Let's be clear: Christopher Hitchens was an asshole. He was smug, arrogant, ruthless and mean. He supported the war in Iraq, claimed women weren't funny* and once wrote an entire piece in Vanity Fair accusing his boss of having an enormous cock and fucking another woman so loudly that he couldn't get his work done in the hotel room below as a way of exposing said boss's infidelity.** He wasn't a subtle man or a warm man or a kind man.
But Jesus fuck was he good at debate. So much so that "Hitchslap" is a term that's been coined just to refer to the numerous times he completely decimated an opponent in televised discussions.
I've provided a very long example above of when he and fellow atheist and friend, Stephen Fry, seriously stomped on their interlocutors in a debate over whether or not the Catholic Church was a force for good in the world. You can also find countless other snippets or moments or clips — usually literally marked "Hitchslap!"
But whether or not you agreed with him — and it was certainly hard to agree with him when he advocated for the need for the Iraq war, for instance — you can't help but be fascinated by watching the show. Christopher Hitchens' debates are theater, between the Wodehousian dry sarcasm, the effortless and cool way he'd evade certain questions while making it seem like he'd answered them, and the way he'd let out the rope just enough to allow an opponent hang himself.
With that said, there seems to be something slightly sinister about a debate partner that's just so much fun. Hitchens was so good at rhetoric that you felt bad for anyone who tried to go up against him. They looked foolish not necessarily because what they were saying was foolish, but because he just had that ability to completely diminish and ridicule his adversary with a wry chuckle or a quick-witted mutter.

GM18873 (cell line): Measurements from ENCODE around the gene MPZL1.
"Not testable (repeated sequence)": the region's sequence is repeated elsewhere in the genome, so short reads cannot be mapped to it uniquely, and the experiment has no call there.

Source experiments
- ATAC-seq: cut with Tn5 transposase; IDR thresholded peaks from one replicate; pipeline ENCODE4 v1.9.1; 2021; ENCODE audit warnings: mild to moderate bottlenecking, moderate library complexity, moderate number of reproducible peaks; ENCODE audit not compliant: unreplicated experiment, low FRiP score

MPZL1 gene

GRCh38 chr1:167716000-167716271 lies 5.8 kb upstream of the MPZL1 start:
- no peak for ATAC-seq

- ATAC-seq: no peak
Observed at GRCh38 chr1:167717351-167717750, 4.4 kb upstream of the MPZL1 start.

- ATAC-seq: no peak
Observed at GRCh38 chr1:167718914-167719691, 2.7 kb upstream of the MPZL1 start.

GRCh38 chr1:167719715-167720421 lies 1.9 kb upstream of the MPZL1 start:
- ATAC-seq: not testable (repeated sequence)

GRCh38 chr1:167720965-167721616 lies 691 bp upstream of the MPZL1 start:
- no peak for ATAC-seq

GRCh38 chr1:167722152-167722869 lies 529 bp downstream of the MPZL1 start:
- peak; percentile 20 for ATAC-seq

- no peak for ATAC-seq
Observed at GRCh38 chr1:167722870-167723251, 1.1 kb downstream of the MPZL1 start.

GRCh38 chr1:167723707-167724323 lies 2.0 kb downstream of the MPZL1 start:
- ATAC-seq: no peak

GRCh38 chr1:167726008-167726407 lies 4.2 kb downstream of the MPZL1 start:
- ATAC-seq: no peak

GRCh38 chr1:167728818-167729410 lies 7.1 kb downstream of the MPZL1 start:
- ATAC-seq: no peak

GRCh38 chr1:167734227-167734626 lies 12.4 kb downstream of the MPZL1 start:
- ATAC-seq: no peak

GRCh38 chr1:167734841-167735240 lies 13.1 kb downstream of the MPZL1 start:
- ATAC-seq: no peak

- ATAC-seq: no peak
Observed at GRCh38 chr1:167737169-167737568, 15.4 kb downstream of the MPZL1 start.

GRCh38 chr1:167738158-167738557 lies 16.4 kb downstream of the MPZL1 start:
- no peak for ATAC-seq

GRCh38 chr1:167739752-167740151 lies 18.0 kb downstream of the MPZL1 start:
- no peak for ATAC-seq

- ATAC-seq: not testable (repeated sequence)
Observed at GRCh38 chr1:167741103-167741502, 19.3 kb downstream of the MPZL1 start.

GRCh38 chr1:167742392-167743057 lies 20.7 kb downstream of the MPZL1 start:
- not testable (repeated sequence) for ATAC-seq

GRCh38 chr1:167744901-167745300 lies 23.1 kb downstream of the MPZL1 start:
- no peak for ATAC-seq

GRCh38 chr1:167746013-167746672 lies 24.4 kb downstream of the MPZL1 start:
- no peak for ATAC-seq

So is it that the Hitchslap is fun because there is something very interesting, and a little unsettling, about watching him expertly twist and belittle someone else into a corner? I feel conflicted about liking Hitchens so much for being a "naughty boy" in that sense, especially when what he was debating mattered so enormously and so desperately to other people. The existence of God is not a small topic, nor is the need for war, nor is the value of the Catholic Church. And they did matter enormously to Hitchens, according to Hitchens, and yet he always seemed like the kid who got pleasure out of pulling the wings off of religious flies.
I'm sure that there are plenty of other reasons to dislike Christopher Hitchens, but I do come back to my central question: why does he make it so much fun, why is it so fascinating, and why is there really nobody else like him with this level of underhanded ability?
*It should be said that he was otherwise fully in support of women's rights.
**Actually that one was pretty good.